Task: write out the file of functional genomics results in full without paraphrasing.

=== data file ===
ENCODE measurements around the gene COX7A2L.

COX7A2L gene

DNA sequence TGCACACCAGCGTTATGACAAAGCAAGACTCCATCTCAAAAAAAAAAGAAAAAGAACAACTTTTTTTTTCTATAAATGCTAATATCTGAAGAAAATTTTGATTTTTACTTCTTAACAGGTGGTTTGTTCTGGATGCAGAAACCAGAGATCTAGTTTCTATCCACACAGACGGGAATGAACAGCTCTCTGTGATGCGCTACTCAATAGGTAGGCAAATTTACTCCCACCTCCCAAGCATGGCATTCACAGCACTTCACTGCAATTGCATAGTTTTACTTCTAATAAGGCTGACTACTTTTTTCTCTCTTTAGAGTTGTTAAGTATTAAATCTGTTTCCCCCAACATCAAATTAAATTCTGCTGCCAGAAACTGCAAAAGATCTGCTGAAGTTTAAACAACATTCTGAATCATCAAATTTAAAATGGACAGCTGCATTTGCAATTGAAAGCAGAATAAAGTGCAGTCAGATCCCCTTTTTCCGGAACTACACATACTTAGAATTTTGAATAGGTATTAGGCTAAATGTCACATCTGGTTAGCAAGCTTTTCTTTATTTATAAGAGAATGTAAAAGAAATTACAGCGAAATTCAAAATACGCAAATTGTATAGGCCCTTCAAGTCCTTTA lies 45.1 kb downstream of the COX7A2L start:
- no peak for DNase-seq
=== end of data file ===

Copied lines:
ENCODE measurements around the gene COX7A2L.

COX7A2L gene

DNA sequence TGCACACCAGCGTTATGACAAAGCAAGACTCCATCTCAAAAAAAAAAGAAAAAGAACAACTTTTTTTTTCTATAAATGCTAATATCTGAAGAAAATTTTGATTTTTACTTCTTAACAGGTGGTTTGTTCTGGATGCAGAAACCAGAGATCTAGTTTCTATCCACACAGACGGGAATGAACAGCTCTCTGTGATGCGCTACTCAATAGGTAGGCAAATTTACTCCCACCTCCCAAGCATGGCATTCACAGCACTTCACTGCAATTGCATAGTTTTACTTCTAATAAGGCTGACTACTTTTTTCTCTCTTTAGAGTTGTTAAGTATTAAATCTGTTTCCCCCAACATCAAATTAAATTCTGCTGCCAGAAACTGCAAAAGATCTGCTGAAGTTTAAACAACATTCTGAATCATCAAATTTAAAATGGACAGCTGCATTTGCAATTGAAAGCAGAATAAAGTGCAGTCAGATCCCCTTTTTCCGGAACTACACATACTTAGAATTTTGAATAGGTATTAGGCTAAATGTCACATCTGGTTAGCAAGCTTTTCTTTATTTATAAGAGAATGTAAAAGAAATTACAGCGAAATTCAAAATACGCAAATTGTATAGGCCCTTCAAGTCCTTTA lies 45.1 kb downstream of the COX7A2L start:
- no peak for DNase-seq